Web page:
Purpose: Using human lung cancer cells, we evaluated the involvement of plasminogen activator inhibitor-1 (PAI-1) in the anti-invasive action of cannabidiol, a non-psychoactive cannabinoid.
Methods: Invasion was quantified by a modified Boyden chamber assay. PAI-1 protein in cell culture media and PAI-1 mRNA were determined by immunoblotting and RT-PCR, respectively.
Results: Cannabidiol caused a profound inhibition of A549 cell invasion, accompanied by a decreased expression and secretion of PAI-1. Cannabidiol's effects on PAI-1 secretion and invasion were suppressed by antagonists to CB(1) and CB(2) receptors as well as to transient receptor potential vanilloid 1. Recombinant human PAI-1 and PAI-1 siRNA led to a concentration-dependent up- and down-regulation of invasiveness, respectively, suggesting a crucial role of PAI-1 in A549 invasiveness. Evidence for a causal link between cannabidiol's effects on PAI-1 and invasion was provided by experiments showing a reversal of its anti-invasive action by addition of recombinant PAI-1 at non-proinvasive concentrations. Key data were confirmed in two other human lung cancer cell lines (H460, H358). In vivo, a significant downregulation of PAI-1 protein by cannabidiol was demonstrated in A549 xenografts.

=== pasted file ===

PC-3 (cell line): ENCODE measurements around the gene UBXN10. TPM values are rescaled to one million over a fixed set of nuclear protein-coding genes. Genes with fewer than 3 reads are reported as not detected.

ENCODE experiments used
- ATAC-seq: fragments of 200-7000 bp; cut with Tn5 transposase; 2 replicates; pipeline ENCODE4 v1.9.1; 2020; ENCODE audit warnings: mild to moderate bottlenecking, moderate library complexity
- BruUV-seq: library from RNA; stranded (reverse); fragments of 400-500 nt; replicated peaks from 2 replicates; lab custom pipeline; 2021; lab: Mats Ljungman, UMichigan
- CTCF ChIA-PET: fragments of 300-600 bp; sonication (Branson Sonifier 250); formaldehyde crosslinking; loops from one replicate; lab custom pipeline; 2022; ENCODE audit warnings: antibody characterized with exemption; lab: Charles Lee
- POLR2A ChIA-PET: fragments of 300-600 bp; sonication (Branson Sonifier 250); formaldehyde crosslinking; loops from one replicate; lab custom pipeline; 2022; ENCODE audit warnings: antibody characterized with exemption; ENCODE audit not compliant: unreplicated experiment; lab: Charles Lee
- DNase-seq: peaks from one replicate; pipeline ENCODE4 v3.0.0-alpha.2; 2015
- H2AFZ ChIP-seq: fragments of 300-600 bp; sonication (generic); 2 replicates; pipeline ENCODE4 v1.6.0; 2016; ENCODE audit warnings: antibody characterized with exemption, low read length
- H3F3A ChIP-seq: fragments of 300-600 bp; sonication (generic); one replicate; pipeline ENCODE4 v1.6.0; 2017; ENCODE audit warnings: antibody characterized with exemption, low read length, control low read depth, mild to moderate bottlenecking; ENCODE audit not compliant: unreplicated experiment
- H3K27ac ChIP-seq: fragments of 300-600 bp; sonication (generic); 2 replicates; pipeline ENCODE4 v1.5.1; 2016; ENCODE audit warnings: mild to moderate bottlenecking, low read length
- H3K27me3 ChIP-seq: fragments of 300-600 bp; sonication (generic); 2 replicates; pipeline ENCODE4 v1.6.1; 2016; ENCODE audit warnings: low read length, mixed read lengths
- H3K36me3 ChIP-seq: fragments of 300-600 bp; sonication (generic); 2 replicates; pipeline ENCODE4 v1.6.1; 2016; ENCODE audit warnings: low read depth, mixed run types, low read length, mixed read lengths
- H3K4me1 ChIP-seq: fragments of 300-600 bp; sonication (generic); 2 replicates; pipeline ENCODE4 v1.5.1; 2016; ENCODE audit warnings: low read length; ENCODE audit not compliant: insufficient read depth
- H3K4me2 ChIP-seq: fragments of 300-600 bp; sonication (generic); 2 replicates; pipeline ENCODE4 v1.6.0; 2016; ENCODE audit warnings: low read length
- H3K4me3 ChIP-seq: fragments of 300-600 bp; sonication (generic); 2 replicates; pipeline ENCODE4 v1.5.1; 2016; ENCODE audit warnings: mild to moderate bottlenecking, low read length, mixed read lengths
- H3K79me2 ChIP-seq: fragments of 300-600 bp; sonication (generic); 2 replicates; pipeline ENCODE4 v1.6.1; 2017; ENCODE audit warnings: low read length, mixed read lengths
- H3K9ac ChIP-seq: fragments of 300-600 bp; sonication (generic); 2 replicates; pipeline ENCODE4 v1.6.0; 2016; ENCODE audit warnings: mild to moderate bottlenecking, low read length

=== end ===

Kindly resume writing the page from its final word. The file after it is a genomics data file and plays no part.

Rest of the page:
Conclusion: Our data provide evidence for a hitherto unknown mechanism underlying the anti-invasive action of cannabidiol on human lung cancer cells.